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"Water and Sanitation-Related Diseases and the Changing Environment: Challenges, Interventions, and Preventive Measures" Volume 2 Is Now Available

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The Authoritative Guide to Water and Sanitation Related Diseases, with Many Revised, Updated and New Chapters, Accompanies the First Edition

Augmenting authoritative interdisciplinary coverage in the first edition, this new edition of Water and Sanitation-Related Diseases and the Changing Environment expands upon the significance of the changing environment to disease vectors, food systems and nutrition, and population, and the importance of ecosystem health to human health. Many chapters stand as they are in first edition to which readers are referred, and which are not included in this volume.

Second Volume Now Available: Two Books Written by 75 AuthoritiesSecond Volume Now Available: Two Books Written by 75 Authorities

 Written by 75 authorities from the fields of climate change, epidemiology, environmental health, environmental engineering, global health, medicine, medical anthropology, nutrition, population, and public health.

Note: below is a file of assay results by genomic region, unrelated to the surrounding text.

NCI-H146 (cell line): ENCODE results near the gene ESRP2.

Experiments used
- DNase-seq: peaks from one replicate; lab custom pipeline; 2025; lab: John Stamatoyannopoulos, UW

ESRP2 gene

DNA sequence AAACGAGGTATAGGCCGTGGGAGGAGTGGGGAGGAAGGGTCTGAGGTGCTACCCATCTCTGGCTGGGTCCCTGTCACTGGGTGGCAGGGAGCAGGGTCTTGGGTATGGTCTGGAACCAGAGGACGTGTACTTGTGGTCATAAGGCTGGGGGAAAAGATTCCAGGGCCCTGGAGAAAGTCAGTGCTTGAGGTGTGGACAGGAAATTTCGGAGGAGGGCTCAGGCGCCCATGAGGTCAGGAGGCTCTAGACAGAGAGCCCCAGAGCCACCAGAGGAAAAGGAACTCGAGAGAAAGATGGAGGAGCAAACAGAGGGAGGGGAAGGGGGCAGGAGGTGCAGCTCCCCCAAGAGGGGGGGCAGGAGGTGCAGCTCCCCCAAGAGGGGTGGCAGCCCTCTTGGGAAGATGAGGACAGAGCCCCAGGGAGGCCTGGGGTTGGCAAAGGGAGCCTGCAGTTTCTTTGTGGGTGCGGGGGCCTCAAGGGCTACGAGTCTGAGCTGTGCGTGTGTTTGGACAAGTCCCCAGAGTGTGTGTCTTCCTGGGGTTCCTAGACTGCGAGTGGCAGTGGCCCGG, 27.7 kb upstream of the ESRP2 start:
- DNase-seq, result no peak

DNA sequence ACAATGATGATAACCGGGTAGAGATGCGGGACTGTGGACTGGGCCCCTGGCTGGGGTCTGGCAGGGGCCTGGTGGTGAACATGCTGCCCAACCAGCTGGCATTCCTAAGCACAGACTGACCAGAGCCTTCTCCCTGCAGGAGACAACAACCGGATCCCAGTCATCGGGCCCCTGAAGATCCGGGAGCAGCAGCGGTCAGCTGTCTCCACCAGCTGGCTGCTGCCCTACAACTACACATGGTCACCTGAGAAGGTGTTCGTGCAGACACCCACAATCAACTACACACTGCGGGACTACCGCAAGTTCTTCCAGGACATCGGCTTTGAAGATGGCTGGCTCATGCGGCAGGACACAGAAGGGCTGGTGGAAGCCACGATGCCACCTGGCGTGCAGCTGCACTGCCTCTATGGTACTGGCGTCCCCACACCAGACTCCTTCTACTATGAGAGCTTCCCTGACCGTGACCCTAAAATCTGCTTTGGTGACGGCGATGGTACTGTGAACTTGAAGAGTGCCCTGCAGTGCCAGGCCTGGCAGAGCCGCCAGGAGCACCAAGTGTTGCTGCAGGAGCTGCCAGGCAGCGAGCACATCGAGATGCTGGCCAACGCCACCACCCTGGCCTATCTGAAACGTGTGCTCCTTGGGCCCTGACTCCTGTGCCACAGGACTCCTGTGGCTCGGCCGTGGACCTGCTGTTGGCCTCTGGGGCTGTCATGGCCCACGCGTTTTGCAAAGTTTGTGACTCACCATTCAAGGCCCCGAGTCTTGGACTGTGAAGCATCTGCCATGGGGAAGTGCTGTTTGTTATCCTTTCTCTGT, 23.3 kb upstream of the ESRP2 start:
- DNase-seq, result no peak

The following is an excerpt from what Dr. Paul Farmer writes in his Foreword to the new volume, Water and Sanitation-Related Diseases and the Changing Environment: Challenges, Interventions, and Preventive Measures:

 “The work of experienced scholars, public‐health advocates, and implementers, this new edition of Water and Sanitation‐Related Diseases and the Changing Environment offers a thorough review of some of the ranking problems of our time. Taken individually, these chapters constitute a critical compendium of ongoing debates among experts and a concise summary of more settled matters. But editor Janine Selendy has also woven these diverse chapters—which include highly focused considerations of specific waterborne illnesses and more broad‐ranging matters from climate change to technological innovation—into a powerful and hefty manual to guide collective action going forward…. It will be an authoritative reference for practitioners and trainees to deliver on the promise of water, sanitation, and health for all.”